In fact, this type of parental pressure just described over time can easily result in the administration of a school coming up with grading policies that prospective hires must agree to before being hired. Yes, I've actually encountered this. This counts as massive parental pressure even though just about every last parent at said schools because of the racial demographic of the schools could be labeled by your researchers as "uninvolved" - again, there are many measures of "involvement" that they use that are time-consuming and have nothing to do with ending up putting pressure on grading over time, and there are many things that parents can do that are not time-consuming and result in such pressure on grading over time yet do not get counted as "involvement" in measures of involvement.
And so it simply is a fact that the studies that you would love to cite do not actually imply that any difference between the races in terms of direct or indirect teacher contact from parents is such that contact with teachers by white parents but not black parents could result in effects on grades. That is, grade inflation is not what they were measuring or trying to measure. In fact, I have no doubt that all the authors of these studies, if confronted with people using their studies to try to argue that white parents but not black parents exert effects on the school system resulting in effects on grades, would say that this use of their research is an utter abuse of their research and even a racist abuse of their research.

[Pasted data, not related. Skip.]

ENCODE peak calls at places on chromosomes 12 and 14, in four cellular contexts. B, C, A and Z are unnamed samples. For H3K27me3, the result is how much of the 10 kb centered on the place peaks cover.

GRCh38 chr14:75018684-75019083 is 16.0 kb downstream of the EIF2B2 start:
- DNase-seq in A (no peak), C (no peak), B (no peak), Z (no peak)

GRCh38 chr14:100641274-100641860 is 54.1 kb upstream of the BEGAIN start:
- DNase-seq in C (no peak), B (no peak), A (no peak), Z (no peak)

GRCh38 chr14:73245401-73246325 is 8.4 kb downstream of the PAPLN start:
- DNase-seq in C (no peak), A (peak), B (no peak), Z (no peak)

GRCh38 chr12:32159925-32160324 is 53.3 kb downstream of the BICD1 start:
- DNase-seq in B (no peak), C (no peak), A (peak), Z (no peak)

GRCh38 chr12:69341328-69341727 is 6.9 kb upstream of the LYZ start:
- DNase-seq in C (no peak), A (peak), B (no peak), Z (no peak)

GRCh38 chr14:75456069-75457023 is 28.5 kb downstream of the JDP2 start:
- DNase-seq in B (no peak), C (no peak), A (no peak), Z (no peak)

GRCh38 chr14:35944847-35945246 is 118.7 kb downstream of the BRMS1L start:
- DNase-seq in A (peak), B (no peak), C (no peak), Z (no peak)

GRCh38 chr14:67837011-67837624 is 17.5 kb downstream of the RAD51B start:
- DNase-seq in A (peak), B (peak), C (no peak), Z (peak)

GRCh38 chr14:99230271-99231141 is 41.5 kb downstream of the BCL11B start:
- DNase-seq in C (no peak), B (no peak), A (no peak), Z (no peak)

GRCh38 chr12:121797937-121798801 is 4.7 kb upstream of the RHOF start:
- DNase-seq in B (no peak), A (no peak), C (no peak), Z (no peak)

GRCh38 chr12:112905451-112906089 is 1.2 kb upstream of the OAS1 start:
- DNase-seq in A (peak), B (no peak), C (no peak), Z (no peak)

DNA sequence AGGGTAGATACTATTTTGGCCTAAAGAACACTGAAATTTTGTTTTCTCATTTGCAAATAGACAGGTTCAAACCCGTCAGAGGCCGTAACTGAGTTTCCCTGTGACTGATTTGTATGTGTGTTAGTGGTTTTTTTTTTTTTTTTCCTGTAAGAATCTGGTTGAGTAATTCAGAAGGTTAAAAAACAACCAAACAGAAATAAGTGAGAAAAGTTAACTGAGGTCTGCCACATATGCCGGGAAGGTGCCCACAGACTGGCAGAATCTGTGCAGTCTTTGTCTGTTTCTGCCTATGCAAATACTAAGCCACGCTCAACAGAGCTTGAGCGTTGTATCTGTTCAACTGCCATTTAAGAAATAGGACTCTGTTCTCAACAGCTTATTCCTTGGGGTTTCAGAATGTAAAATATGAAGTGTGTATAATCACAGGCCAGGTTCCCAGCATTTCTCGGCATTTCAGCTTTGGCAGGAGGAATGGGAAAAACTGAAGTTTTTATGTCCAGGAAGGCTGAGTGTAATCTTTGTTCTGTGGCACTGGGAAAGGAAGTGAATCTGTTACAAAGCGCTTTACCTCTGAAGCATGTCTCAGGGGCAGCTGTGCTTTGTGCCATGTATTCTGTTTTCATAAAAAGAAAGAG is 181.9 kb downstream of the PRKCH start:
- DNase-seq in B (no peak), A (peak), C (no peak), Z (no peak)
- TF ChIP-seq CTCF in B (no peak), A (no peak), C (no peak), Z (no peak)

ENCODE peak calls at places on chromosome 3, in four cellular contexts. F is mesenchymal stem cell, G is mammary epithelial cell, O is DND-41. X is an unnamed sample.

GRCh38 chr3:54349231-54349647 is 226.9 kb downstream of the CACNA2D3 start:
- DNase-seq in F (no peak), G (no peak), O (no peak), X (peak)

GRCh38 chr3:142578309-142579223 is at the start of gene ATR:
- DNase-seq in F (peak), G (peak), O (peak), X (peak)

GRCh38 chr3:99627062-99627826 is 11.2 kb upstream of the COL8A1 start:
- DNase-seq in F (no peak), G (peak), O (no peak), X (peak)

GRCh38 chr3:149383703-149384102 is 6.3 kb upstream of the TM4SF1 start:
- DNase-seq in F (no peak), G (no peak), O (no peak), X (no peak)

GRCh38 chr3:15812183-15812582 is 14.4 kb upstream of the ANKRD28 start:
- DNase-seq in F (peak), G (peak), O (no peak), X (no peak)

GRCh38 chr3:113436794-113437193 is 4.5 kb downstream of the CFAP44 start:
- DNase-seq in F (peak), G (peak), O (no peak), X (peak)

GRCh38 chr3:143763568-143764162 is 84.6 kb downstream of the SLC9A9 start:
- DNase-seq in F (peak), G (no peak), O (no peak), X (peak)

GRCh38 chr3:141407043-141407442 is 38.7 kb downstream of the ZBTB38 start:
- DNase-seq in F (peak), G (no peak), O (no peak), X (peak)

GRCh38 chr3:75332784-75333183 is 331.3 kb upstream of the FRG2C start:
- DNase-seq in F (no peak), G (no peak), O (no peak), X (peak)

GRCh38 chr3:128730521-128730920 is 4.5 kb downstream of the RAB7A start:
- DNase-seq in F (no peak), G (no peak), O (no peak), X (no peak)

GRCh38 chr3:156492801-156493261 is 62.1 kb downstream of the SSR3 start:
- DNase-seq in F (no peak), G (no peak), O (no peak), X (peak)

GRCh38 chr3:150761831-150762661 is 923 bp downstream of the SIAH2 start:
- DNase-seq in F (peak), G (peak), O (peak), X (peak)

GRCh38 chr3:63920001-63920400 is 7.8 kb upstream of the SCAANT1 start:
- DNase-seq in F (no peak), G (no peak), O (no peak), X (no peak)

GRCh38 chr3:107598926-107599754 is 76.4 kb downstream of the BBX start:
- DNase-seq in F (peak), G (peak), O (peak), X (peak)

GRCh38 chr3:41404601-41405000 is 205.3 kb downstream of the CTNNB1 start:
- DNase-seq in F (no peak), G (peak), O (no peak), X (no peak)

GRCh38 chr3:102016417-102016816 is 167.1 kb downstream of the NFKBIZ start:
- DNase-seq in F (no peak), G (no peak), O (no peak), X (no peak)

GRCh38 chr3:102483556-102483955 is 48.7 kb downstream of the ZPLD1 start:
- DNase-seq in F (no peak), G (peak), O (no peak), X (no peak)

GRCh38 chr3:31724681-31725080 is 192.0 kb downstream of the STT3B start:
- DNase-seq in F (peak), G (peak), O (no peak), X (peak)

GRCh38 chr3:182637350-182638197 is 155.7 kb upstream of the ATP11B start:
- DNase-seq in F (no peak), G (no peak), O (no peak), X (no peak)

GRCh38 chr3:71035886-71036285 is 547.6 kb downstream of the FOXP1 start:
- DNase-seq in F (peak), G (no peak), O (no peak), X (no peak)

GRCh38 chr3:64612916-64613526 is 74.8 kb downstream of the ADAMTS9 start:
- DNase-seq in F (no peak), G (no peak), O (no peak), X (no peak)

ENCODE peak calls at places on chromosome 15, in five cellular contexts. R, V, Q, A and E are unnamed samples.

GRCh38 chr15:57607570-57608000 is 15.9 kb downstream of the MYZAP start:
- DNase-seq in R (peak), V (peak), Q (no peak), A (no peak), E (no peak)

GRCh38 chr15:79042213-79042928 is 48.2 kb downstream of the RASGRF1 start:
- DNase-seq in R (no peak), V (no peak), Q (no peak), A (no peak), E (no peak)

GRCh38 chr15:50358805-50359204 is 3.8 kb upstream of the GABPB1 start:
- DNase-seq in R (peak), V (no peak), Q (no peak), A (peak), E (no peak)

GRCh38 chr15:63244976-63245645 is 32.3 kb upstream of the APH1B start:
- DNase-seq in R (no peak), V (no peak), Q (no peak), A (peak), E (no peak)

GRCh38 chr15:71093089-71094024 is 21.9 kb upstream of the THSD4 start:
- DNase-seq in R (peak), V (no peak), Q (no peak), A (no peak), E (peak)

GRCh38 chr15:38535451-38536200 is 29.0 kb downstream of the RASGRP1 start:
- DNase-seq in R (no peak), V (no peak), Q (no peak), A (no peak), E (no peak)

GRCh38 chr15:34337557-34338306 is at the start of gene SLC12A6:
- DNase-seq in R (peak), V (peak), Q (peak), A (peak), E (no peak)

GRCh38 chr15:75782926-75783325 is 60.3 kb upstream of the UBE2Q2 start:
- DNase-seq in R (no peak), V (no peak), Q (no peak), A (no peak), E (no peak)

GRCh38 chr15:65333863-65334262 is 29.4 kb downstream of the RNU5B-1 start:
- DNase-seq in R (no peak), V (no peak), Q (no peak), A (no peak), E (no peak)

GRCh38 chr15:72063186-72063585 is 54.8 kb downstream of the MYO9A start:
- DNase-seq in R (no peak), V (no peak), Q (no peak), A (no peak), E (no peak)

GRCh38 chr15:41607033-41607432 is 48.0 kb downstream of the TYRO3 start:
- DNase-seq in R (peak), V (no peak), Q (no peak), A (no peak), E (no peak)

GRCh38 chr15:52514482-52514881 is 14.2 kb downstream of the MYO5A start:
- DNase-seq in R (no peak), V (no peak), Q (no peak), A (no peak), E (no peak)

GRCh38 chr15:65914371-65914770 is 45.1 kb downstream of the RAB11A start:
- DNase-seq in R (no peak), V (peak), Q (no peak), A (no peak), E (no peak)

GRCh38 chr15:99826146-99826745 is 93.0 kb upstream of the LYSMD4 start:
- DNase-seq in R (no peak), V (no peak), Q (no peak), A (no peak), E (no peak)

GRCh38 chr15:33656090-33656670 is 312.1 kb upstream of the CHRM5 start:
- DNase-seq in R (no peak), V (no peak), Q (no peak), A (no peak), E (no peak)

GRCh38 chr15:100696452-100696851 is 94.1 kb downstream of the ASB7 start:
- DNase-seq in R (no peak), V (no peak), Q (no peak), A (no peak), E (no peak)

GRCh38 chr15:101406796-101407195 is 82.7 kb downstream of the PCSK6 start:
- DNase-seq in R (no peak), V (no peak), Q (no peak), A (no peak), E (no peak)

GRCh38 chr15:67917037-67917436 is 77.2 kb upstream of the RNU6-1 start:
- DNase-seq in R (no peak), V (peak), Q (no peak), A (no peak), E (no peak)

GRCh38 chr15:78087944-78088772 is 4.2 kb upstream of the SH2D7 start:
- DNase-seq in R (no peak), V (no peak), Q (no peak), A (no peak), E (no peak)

And so any such difference between the races being such that white people but not black people have effects on the school system that could over time influence grading is proved to be only in the minds of those who believe in racist ideas about black people.
And so, yet again, I insist that you do what conscience demands (especially in light of such horrible injustices against blacks as the recent killing in Florida set against the historical backdrop of lynchings of the past) and take into consideration what I wrote in my last post
about the racist attitudes in the US about blacks that people contribute to with their promotions of racist ideas, and that you recant and apologize for each and every one of the racist ideas that you've promoted here at math-teach (including characterizing black and brown children as rats in a rat hole and characterizing darker-skinned people as lacking in hygiene and therefore should not be allowed into the US, characterizations that you did not make about white children and adults).